January          ?               102           3           0

February        ?                 94           2           0

March            ?               190           0           0

April              ?               289           1           0

May               ?               371           0           0

June               ?               917           0           0

July               111         1 570           0           0

August            29         2 145           0           0

September      75         2 932            0           0

October         419        1 701            0           0

November     796         1566            0           0

December      607          191             0           0


Total        2 037         12 068            6           0






1. El-Azazy O.: Wound myiasis caused by Cochliomyia hominivorax in Libya. The Veterinary Record, 1989, 124. 103.

2. FAO/OIE/WHO Animal Health Yearbook 1990, 1991, 1992. FAO, Rome.

3. Food and Agriculture Organization of the United Nations (FAO): The New World screwworm eradication programme: North

Africa 1988-1992. FAO, Rome, 1994, 192 pp.

4. Kouba V., Toure S.: Study on the situation of the American Screwworm Fly (Cochliomyia hominivorax). Report of the mission to Libyan Arab Jamahiriya, FAO, Rome, 1989.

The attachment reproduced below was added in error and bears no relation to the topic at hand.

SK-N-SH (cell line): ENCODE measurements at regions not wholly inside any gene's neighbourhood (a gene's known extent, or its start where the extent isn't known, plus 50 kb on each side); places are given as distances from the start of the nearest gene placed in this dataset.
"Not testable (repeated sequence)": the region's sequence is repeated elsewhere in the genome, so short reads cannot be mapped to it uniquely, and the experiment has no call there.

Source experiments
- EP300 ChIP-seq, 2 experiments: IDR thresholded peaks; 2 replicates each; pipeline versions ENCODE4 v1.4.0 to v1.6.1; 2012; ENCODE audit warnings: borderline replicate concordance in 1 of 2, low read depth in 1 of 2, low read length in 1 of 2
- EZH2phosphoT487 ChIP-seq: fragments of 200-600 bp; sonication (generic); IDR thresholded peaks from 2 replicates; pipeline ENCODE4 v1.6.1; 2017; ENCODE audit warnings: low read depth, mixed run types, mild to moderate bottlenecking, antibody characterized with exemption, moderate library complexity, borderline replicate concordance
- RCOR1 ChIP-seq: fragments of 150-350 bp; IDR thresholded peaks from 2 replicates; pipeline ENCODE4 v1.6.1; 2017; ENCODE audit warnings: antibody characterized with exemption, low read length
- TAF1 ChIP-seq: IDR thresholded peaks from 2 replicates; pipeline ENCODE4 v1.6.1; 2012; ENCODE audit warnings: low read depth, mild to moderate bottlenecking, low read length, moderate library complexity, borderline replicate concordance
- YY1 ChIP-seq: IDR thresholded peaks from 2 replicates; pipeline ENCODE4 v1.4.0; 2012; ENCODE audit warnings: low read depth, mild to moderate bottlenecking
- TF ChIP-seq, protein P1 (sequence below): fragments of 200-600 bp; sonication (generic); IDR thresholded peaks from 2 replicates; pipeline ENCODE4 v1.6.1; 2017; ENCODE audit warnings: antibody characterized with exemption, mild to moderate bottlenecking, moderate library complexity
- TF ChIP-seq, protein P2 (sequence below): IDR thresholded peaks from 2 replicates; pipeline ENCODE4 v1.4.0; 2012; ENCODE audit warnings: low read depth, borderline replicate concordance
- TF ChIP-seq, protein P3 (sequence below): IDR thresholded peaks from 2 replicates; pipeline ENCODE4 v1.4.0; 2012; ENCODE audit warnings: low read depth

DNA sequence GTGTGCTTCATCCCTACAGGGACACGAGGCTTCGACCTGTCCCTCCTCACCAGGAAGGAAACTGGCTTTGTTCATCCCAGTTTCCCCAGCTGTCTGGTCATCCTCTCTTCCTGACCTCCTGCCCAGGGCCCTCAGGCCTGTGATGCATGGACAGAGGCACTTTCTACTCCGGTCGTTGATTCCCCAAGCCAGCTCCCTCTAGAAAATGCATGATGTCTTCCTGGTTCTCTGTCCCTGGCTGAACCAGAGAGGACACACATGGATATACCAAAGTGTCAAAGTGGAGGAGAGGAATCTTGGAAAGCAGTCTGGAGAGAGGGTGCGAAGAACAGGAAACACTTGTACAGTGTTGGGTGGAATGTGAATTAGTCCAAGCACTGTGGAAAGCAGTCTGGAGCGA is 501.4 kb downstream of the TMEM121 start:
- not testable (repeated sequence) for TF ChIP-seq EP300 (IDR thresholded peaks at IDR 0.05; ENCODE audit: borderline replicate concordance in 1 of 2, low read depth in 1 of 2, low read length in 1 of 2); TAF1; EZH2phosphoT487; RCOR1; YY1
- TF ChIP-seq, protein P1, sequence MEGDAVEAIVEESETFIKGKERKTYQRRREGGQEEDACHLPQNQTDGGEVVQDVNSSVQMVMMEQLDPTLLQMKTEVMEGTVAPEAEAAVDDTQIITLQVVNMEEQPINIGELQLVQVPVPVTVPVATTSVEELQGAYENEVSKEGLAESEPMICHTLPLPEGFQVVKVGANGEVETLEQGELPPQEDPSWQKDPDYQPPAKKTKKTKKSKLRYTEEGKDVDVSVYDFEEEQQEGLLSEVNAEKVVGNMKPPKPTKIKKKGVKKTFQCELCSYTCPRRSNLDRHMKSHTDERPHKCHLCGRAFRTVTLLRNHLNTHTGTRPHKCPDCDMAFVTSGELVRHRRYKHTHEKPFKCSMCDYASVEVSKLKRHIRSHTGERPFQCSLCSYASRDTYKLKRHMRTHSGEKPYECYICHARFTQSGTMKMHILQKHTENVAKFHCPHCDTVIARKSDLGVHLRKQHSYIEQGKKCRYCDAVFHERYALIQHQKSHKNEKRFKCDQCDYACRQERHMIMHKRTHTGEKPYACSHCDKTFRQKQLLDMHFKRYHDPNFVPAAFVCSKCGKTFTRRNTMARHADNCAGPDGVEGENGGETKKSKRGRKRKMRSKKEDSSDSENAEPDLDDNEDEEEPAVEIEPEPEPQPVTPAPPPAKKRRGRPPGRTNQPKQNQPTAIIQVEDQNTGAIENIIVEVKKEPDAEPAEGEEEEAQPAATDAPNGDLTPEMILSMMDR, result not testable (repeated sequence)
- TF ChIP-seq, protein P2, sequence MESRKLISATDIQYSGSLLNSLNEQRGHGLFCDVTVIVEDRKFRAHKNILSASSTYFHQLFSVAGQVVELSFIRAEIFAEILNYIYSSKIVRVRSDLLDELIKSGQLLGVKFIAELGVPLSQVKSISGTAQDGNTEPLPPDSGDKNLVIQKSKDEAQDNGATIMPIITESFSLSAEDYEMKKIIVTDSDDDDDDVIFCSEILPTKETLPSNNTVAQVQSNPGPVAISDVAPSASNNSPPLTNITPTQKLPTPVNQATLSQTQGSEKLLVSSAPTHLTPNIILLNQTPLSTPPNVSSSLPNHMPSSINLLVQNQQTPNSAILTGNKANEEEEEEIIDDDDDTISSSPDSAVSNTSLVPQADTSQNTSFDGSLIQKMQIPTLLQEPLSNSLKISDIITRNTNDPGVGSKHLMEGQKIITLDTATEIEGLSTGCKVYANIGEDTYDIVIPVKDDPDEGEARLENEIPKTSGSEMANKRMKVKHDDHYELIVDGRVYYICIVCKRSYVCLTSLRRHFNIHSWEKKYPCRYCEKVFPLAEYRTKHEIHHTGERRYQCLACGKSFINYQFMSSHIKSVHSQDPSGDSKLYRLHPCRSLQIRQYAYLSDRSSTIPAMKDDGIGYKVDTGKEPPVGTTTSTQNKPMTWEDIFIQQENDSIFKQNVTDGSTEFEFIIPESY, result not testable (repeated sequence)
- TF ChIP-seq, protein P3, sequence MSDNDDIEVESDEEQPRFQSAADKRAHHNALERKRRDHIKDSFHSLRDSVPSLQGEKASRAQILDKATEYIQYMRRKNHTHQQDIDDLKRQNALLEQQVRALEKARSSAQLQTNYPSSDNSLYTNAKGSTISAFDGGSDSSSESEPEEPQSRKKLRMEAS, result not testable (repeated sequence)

5. Kouba, V.: Information note on FAO activities to combat screwworm in the Near East Region. 20th FAO Regional Conference for the Near East, Tunisia, 1990.

6. Kouba V.: Screwworm (Cochliomyia hominivorax) and its eradication in North Africa using sterile insect technique - Epizootiological analysis. Eradication programme. Agricultura tropica et subtropica. Universitas Agriculturae Praga, vol.34, 2001, 97-109.

7. Lindquist D., Abusowa M.: The New World screwworm in North Africa. FAO Wld. Anim. Rev., Special Issue: October 1991, 2-7.

8. Reichard R.: Case studies of emergency management of screwworm. Rev. sci. tech. Off.int.Epiz.,1999,18(1): 145-163.

9. Vargas-Teran M.: The New World screwworm in Mexico and Central America. FAO Wld. Anim. Rev., Special Issue: October

1991, 28-35.



Received July 2003


Address of the author:

Prof.MVDr V. Kouba, DrSc.,

Former Chief, Animal Health Service, Food and Agriculture

Organization of the United Nations

P.B. 516, 17000 Prague 7, Czech Republic